Table 2

Themes and representative verbatim comments

Theme Comment

1. Parents delayed, rather than refused vaccination, and when they expressed reluctance, clinicians were hesitant to engage them in discussion.

Reasons for delay: children not at risk

"I don't think she need [HPV vaccine] at this time. I guess it's for girls that's I know my daughter and she's not into that right now."

Mother, age 44

"I think I would wait until she's a little bit older, 15 or 16. I just don't think they need it right now, at's young."

Mother, age 48

"Hopefully [Name] ain't having no sex...but you never know... Hopefully they won't be [sexually active] until they get good and grown. That's what we want but it might not happen."

Mother, age 51

"I don't think my children are at risk where they need to have it."

Mother, age 47

"[The HPV vaccine] is appropriate for when girls start dating, and things along those lines."

Mother, age 45

"I think there's some parents who think 'It's not my kid that's going to be having sex, so they don't need this at all.'"

Clinician, non -teaching practice

"[Name] is a perfect example...of a girl that you're pretty confident that at 14 is not sexually you have a little bit of leeway."

Clinician, non-teaching practice

Reasons for delay: concerns about safety and efficacy

"I probably just want to know more about it and what the risks are...It's new to I need more education on it."

Mother, age 51

"I'd like to know the side effects of long they've been testing it."

Mother, age 30

"I still want to do a little more research...I've heard some pros and cons about it, and since we do have a longer time-line...that's why we're not doing it today."

Mother, age 43

"[Parents] had concerns about how long the vaccine's been out and the safety, and they wanted to have more time to think about it."

Clinician, urban teaching practice

Clinician hesitancy

"I don't push it the same way as... [other vaccines]."

Clinician, urban teaching practice

"I will say that I only push it so far...if I had a two-month old who is refusing...IPV or something like that, I might talk to them...I might take up much more time trying to convince them to do that, because I think that the nature of that illness is such that, you know there are devastating consequences...Now, HPV, the truth is that a significant portion of young women will get HPV, but a very large percentage of them will also clear HPV and not actually go on to have cervical cancer. So it's one of those vaccines where I think it's a good idea, but...I don't really twist their arm or anything."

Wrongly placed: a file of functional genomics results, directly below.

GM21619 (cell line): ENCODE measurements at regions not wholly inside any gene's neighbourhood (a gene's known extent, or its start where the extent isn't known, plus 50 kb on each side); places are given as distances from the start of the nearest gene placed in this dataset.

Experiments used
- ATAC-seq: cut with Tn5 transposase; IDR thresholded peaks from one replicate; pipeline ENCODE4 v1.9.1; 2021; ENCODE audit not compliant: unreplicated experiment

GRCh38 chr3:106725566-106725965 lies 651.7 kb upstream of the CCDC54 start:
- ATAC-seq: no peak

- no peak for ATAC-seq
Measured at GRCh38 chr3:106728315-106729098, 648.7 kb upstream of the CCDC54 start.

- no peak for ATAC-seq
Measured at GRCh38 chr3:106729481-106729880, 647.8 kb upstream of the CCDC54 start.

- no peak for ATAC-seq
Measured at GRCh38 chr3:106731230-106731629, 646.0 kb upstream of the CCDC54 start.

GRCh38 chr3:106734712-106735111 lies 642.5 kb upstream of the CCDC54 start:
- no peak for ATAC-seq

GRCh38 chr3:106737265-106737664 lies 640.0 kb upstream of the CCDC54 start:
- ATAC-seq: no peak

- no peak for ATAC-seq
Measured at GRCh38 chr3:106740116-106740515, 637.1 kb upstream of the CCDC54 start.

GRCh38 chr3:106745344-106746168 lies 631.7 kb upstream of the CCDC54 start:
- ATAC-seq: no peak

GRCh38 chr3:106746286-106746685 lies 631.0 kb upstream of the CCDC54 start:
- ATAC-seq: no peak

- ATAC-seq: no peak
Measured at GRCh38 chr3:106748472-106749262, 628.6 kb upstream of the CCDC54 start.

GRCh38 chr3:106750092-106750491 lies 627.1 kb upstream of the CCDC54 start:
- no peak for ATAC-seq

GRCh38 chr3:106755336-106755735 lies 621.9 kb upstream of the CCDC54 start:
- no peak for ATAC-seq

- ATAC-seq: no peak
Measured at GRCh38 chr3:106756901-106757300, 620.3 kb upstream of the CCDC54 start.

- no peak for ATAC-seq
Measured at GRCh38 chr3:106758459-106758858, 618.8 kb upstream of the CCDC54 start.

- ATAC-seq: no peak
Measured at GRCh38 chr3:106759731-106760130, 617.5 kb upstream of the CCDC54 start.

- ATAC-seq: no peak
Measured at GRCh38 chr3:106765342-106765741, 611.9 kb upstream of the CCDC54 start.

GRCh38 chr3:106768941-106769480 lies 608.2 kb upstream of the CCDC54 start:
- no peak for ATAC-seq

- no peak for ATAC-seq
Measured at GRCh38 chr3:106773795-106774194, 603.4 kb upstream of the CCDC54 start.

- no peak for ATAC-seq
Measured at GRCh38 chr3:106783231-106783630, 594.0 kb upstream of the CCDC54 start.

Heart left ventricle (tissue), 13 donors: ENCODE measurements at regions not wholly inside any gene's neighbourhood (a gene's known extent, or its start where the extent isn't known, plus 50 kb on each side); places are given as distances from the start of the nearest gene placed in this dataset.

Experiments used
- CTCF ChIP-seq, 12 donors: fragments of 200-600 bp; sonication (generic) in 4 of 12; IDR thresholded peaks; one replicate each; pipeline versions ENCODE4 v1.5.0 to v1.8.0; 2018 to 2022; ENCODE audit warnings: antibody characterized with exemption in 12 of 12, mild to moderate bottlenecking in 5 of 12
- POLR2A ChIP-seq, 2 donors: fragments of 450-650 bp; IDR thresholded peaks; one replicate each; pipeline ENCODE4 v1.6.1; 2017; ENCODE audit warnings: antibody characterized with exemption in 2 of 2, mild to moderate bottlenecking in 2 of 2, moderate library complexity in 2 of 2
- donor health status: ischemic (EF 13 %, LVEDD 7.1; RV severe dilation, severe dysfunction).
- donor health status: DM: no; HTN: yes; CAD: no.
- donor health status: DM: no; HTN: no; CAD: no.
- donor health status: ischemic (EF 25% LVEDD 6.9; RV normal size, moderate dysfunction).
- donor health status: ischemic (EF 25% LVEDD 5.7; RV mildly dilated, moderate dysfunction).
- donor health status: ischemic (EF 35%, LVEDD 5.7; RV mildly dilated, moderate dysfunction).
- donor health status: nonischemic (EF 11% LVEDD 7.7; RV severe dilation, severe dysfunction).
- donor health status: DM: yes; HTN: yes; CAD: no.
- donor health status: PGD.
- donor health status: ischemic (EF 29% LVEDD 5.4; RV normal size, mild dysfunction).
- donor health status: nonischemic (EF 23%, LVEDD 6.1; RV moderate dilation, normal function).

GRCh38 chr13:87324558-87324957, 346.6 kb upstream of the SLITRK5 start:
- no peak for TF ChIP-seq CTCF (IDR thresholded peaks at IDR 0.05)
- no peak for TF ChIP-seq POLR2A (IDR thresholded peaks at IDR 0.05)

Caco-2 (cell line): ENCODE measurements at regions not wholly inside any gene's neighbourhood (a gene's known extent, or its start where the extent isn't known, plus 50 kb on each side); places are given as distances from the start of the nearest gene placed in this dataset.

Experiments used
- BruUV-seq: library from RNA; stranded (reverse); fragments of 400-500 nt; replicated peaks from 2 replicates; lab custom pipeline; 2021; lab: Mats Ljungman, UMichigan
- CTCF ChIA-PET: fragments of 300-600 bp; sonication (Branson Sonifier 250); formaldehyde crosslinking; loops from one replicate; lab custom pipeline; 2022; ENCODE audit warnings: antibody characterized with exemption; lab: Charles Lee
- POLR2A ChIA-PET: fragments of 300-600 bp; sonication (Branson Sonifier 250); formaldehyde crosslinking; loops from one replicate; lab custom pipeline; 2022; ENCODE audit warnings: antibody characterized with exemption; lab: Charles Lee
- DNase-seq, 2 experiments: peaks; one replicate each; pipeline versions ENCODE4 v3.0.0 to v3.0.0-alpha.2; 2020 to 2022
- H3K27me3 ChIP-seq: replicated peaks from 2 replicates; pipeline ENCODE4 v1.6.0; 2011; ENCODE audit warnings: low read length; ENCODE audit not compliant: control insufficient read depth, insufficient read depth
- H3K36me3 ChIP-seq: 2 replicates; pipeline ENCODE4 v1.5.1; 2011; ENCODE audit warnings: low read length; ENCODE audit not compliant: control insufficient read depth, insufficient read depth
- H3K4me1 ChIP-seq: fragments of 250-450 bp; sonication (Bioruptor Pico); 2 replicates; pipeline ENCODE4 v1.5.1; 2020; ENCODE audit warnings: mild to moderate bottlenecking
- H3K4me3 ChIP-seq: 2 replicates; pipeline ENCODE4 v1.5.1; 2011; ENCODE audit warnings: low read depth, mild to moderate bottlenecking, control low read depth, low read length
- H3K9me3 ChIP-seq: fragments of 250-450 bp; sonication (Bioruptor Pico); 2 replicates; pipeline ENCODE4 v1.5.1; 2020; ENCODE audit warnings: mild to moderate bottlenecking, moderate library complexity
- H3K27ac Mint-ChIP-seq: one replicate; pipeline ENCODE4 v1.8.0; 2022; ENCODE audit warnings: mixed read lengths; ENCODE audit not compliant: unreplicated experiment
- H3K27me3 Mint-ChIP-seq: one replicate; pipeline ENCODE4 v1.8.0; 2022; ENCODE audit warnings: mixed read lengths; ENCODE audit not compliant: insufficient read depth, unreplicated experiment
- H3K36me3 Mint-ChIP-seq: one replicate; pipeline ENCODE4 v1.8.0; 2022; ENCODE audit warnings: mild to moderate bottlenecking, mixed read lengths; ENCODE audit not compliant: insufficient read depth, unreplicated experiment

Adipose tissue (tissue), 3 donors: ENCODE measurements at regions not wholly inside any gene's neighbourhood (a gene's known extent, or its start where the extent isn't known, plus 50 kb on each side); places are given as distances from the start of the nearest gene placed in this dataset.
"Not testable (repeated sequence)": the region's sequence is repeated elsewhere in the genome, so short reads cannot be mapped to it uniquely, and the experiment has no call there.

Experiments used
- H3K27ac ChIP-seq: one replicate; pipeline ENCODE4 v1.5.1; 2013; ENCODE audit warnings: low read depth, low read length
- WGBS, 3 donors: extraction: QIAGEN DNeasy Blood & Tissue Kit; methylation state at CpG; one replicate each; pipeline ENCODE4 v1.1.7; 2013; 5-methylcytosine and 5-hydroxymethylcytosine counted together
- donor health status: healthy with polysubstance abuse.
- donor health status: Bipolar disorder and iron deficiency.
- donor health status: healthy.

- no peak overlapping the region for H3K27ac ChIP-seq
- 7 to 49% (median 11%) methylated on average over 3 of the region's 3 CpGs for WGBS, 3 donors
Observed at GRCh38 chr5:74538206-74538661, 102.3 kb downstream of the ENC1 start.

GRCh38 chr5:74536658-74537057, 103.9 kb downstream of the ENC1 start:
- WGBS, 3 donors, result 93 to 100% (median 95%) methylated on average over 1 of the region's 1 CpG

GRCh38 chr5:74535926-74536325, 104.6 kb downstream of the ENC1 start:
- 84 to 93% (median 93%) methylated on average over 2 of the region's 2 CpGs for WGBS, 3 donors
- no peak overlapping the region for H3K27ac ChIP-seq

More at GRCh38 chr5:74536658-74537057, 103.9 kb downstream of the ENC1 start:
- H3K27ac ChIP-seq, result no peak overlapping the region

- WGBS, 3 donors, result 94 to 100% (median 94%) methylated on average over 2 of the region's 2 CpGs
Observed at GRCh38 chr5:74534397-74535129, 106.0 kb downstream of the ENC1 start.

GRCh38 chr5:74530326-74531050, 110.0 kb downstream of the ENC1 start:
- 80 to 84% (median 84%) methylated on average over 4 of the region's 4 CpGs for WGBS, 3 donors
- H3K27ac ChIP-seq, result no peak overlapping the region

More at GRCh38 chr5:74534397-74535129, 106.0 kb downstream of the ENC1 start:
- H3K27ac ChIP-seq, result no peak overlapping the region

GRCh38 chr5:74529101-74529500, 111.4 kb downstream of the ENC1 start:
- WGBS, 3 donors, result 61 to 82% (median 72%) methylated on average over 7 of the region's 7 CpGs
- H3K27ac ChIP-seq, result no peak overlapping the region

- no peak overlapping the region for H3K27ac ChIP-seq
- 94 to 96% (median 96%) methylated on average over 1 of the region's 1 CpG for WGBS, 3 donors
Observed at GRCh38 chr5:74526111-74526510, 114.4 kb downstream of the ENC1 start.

Clinician, urban teaching practice

"She said she'd prefer to wait and get it later...Did she give any specific concerns about why she wants to wait ...No, and I didn't push her on that."

Clinician, non-teaching practice

"We probably don't press it as strong as we do with the other [teen vaccines]."

Clinician, non-teaching practice

"I'm comfortable with them waiting on the HPV vaccine; I'm not comfortable with them waiting on DTaP or meningitis."

Clinician, non-teaching practice

2. Clinicians used one of two distinct strategies to present the HPV vaccine. Neither elicited negative responses from families.

Presenting HPV in the same was as other routine vaccines

"I mention it at 11 because that's when the other booster vaccines are due so that helps me in my endeavor to try to vaccinate, by saying you're due for these vaccines."

Clinician, urban teaching practice

"I told her about the vaccines she was due for [including HPV]."

Clinician, urban teaching practice

Presenting HPV as optional and highlighting the risks and benefits of the vaccine

"He said [HPV] was something that was optional or we could talk about it later, and the others... were not optional."

Mother, age 39

"[The doctor] discussed the side effects....and reducing the chances of her getting the virus...that was helpful."

Mother, age 30

"I do explain that it is optional's not like you have to get it for school or anything like that."

Clinician, urban teaching practice

"Part of [why we don't press the vaccine] is, at least currently, [because of the] school regulations... the parents will get messages about [the other vaccines] but they won't get messages about [HPV]."

Clinician, non-teaching practice

3. Teens considered themselves passive participants in decision making, even when parents and clinicians reported including them in the process.

What did you think about not getting the vaccine?

"It doesn't matter, I didn't really care about it either way."

Teen, age 13

"I think there was one [vaccine I was eligible for] but I'm not sure what it was for exactly, like what it was called."

Teen, age 13

"I don't like needles...why it got to be a needle? Instead of that shot up the nose like the flu."

Teen, age 12

Was your daughter involved in the conversation?

"[My daughter] was here, but of course she didn't want to get it...because she don't like no needles, but I said OK."

Mother, age 51

"[The decision] was mine. She don't know what [the vaccine] is."

Mother, age 44

Hughes et al. BMC Pediatrics 2011 11:74   doi:10.1186/1471-2431-11-74

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